Sat. Sep 24th, 2022
The VV16 cargo will be trucked to the Vega Launch Zone in French Guiana.
enlarge The VV16 cargo will be trucked to the Vega Launch Zone in French Guiana.

European rocket firm Arianespace has been trying to launch a Vega rocket carrying dozens of small satellites for nearly a year.

First, the launch was delayed from mid-2019 after the Vega rocket failed in 15 flights for the first time. (That happened in July 2019.) Early this year, after the missile’s failure was investigated and corrected, Arianespace set a date for Vega’s return to the March 23 flight mission. But then the COVID-19 pandemic started to spread around the world, and the European spaceport in French Guiana was eventually closed for about three months.

Finally, the launch date was reset to June 18. The four-stage rocket and its payload from 53 individual satellites – ranging from 1 kg CubeSats to 500 kg mini satellites – were primed. Almost two weeks ago they all seemed to be launched with this “VV16” mission – then the forecasts turned unfavorable.

The Vega rocket has a fairly narrow launch corridor for polar missions, and winds in the upper atmosphere along this path were unfavorable on June 18. Winds persisted over the weekend (June 27 and 28) for new scheduled launch dates.

On Wednesday, Arianespace seemed to throw up its hands in frustration. “As no improvement in the weather situation is expected in the short term, Arianespace has decided to postpone flight VV16 until August 17, 2020, when the forecast will be more favorable based on wind modelling,” the launch company said in a press release. press release. “We understand the impatience of our 21 customers, and we share it.”

A seven-week delay because of the weather seems a bit exaggerated, so we decided to dig a little further.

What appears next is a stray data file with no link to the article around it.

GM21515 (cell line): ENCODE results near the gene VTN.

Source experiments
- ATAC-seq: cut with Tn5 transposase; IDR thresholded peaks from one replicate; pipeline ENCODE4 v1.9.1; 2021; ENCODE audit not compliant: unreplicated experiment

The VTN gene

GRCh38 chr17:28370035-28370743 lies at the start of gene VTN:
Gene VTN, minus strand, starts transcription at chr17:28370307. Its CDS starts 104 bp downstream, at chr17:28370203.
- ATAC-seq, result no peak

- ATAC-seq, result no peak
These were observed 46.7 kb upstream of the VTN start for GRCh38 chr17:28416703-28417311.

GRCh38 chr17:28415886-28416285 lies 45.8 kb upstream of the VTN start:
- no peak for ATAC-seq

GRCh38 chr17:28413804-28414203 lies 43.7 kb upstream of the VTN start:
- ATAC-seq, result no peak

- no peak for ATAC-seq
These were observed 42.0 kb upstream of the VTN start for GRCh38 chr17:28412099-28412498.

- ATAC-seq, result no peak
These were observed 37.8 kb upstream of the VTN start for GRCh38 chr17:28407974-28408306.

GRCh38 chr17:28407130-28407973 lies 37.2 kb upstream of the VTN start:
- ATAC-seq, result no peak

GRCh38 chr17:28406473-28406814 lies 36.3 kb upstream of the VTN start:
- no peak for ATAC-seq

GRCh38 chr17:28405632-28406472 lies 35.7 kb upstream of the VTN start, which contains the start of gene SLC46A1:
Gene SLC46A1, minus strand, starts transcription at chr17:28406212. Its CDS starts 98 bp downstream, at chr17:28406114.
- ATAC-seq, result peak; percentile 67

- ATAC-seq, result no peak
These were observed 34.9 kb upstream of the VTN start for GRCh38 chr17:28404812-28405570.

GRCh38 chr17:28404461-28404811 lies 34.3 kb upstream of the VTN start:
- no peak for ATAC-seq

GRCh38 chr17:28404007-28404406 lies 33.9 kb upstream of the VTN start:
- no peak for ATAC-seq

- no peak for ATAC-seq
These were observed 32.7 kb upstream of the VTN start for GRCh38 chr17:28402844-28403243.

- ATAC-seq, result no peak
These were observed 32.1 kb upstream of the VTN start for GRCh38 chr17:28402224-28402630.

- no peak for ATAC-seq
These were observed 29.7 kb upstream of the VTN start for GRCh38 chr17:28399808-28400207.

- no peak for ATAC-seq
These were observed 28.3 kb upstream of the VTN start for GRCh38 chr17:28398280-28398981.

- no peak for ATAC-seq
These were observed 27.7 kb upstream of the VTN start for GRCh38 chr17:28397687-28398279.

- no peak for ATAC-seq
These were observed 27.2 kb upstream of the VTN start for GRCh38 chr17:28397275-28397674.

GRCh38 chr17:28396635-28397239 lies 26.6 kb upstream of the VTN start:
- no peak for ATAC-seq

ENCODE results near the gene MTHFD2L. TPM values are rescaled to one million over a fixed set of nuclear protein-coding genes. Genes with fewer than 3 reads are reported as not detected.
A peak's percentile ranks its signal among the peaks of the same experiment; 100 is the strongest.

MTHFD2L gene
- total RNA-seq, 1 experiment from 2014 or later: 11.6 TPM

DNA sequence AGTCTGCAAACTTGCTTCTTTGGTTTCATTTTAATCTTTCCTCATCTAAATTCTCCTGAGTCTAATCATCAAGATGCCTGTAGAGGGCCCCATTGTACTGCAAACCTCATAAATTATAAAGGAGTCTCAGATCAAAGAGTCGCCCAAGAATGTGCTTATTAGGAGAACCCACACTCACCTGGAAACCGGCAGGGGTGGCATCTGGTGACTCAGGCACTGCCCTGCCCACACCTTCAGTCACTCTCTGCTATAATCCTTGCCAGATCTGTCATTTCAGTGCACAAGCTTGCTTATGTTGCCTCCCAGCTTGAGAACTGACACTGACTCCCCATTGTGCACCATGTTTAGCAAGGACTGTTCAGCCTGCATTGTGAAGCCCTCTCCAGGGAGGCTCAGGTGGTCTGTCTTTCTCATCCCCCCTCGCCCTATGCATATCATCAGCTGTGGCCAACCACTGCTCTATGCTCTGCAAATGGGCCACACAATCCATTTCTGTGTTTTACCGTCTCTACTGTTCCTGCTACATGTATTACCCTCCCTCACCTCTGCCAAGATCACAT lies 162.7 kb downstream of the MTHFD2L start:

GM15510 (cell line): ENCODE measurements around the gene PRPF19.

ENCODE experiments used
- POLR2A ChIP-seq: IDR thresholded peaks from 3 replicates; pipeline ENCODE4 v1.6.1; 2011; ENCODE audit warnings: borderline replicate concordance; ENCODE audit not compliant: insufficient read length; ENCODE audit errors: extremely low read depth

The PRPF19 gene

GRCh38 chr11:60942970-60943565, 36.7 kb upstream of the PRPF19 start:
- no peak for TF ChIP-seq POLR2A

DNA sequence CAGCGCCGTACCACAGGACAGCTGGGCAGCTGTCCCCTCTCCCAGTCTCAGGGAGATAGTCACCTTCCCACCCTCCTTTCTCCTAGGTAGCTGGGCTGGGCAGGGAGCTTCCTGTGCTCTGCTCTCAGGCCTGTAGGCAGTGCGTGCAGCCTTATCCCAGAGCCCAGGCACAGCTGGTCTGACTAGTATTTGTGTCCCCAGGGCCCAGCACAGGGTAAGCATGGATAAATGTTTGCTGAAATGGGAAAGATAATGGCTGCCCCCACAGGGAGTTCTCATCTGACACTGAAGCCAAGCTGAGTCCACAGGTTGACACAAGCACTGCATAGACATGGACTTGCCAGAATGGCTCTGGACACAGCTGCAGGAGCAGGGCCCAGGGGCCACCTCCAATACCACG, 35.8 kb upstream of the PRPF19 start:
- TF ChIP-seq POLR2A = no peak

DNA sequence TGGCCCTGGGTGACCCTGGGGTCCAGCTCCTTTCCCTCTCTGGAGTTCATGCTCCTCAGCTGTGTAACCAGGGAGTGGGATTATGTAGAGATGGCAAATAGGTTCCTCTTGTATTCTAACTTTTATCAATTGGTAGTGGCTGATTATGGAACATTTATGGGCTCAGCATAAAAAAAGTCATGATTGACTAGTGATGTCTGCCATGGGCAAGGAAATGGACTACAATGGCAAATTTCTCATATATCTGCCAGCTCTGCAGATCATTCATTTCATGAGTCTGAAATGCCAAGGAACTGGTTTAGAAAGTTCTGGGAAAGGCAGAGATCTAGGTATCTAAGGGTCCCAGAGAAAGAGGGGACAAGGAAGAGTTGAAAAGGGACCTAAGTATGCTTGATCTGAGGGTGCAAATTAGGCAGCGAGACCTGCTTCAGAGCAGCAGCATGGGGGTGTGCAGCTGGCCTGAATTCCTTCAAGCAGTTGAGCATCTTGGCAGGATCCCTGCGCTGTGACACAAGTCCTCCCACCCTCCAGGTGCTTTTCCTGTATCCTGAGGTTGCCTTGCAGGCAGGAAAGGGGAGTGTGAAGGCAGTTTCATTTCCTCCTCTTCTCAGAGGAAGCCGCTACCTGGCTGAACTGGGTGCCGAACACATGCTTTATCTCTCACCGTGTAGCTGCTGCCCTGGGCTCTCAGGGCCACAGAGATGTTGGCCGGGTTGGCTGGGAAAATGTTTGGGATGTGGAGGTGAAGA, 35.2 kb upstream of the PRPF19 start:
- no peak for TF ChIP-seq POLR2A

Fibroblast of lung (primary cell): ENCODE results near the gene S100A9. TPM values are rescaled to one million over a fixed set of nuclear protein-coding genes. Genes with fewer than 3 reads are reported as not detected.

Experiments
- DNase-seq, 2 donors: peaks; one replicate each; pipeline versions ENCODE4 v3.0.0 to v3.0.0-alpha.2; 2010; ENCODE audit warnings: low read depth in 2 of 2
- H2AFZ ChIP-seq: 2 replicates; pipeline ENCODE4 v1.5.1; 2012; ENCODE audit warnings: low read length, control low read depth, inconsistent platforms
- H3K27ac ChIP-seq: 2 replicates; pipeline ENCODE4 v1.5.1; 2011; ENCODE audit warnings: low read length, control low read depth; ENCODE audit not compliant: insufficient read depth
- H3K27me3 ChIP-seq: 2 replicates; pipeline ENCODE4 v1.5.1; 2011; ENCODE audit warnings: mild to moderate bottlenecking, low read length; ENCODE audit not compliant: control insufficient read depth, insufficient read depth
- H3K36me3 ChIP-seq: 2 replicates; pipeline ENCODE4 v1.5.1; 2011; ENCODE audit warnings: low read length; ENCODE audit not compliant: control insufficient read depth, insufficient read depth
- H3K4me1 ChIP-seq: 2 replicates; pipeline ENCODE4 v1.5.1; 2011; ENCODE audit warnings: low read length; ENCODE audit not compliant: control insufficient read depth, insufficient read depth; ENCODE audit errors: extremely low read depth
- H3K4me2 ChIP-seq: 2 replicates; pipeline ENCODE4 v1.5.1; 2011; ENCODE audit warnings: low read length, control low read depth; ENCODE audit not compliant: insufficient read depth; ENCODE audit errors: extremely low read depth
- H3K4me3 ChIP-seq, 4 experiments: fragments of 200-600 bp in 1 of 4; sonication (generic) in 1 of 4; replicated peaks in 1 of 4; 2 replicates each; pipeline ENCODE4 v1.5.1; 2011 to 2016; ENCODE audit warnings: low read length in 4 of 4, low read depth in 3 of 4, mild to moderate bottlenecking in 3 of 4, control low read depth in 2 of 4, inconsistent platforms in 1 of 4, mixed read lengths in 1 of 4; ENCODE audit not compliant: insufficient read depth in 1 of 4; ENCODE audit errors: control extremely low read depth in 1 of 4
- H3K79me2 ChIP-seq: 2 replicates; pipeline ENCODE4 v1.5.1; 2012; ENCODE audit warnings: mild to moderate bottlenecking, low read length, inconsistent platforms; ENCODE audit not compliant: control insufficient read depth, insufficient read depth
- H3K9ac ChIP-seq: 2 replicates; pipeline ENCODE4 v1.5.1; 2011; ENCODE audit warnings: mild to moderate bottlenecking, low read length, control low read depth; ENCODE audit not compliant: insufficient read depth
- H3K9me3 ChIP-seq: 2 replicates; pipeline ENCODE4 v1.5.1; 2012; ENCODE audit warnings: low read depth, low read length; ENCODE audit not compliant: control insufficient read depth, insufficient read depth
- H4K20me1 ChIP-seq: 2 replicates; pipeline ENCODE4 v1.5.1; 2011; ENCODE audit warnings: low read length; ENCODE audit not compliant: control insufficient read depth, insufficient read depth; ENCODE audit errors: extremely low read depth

Multiple factors

First, the forecasts for the next week or 10 days look bad when it comes to winds at the highest levels. However, this pattern is not necessarily going to last for the next seven weeks. Of Vega’s 15 launches, four were flown in the months of June, July and August, so the rocket could certainly be launched from South America in the summer.

However, the batteries aboard the tiny rocket (and on some of its satellites) will need to be recharged at some point. In this process, customer representatives appear to fly to French Guiana to perform this task, and there is a mandatory 14-day quarantine upon arrival in the non-European part of France bordering Brazil.

Finally, Arianespace also has a commercial satellite launch mission underway on its larger Ariane 5 rocket, and this VA253 flight is scheduled for July 28. Because there is a minimum lead time of two weeks between launches at the spaceport in French Guiana, there was no time to reset the Vega rocket and its payloads for this mission.

And so the 16th launch of a Vega rocket, a critical return to mission flight that will also demonstrate the rocket’s viability as a small satellite launch vehicle, will be delayed by at least seven more weeks. And do the customers aboard the rocket worry? “Oh, the customers care,” Emiliano Kargieman, chief executive of Satellogic, said on Twitter Wednesday.

By akfire1

Leave a Reply

Your email address will not be published.